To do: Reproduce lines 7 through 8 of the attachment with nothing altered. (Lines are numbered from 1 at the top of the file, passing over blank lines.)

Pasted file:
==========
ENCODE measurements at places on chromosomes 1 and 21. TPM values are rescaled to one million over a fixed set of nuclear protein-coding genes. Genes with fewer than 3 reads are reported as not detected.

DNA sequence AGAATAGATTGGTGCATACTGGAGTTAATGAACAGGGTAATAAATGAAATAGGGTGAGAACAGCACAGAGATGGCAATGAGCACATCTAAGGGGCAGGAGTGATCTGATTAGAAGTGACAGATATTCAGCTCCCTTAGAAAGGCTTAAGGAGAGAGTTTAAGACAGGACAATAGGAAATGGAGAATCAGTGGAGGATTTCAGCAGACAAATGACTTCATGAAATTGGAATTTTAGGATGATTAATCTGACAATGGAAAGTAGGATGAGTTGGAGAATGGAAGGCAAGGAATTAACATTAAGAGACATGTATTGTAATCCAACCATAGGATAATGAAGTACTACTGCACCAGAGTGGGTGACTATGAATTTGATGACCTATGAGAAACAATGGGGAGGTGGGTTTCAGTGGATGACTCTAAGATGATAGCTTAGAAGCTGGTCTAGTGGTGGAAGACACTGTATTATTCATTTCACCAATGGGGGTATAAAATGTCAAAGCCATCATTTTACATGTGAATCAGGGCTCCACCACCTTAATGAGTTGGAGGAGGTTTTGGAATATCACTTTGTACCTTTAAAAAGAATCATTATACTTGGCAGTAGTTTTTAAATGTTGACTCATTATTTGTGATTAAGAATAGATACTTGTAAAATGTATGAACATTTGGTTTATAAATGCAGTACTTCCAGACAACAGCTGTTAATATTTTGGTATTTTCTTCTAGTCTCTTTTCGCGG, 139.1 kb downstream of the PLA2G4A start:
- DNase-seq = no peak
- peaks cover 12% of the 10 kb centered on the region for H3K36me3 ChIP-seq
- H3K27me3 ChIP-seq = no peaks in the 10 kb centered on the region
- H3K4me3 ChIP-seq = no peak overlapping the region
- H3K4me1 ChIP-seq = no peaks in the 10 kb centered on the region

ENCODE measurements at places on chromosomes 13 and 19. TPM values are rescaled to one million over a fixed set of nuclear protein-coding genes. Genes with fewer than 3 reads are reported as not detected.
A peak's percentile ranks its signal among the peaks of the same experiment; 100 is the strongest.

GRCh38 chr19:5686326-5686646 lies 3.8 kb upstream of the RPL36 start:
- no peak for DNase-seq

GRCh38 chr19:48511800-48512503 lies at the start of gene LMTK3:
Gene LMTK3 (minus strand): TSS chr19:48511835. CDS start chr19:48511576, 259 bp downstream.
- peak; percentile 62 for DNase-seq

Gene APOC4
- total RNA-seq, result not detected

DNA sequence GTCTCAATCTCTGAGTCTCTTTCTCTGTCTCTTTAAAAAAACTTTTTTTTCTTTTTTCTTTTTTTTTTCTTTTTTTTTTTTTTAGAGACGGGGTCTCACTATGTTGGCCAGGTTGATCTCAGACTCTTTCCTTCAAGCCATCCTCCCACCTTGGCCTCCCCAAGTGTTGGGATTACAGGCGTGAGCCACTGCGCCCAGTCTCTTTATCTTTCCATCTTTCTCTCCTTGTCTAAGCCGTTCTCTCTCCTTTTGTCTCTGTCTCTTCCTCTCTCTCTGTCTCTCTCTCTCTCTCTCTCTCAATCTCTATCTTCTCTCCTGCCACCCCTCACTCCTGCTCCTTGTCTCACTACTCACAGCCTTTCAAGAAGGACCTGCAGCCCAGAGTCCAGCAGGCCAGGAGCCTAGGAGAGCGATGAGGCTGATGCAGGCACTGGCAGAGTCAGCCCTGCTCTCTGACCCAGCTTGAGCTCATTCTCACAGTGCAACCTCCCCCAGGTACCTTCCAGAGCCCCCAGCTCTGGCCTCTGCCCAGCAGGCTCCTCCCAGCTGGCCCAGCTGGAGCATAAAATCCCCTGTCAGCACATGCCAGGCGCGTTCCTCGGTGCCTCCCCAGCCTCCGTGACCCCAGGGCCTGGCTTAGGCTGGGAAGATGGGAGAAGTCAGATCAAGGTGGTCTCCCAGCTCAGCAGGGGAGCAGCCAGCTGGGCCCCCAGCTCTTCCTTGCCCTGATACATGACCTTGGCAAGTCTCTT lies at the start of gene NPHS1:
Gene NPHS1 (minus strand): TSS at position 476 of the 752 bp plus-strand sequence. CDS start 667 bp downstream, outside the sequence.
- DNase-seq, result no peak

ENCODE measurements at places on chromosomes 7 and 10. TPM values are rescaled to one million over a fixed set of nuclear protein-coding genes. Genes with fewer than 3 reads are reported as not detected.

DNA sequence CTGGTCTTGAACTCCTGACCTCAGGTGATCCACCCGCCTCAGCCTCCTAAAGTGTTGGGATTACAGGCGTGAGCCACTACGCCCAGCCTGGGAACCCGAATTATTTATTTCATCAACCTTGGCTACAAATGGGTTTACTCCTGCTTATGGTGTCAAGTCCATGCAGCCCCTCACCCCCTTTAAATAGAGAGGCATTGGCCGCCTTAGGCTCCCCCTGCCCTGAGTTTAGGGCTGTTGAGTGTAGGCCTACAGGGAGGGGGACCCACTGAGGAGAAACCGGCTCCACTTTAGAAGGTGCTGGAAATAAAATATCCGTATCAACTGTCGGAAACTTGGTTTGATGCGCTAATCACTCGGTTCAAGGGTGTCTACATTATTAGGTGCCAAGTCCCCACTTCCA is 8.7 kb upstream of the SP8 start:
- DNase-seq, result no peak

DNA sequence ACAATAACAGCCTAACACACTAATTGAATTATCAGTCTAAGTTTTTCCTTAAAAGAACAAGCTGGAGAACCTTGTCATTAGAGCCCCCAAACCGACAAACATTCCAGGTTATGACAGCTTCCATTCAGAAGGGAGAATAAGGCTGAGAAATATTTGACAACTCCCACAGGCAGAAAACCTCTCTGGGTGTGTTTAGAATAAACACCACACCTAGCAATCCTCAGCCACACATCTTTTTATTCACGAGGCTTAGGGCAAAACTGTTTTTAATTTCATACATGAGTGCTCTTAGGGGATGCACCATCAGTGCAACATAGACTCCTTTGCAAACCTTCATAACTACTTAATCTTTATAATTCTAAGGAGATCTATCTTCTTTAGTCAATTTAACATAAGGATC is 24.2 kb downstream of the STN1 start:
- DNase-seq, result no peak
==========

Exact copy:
- H3K4me1 ChIP-seq = no peaks in the 10 kb centered on the region

ENCODE measurements at places on chromosomes 13 and 19. TPM values are rescaled to one million over a fixed set of nuclear protein-coding genes. Genes with fewer than 3 reads are reported as not detected.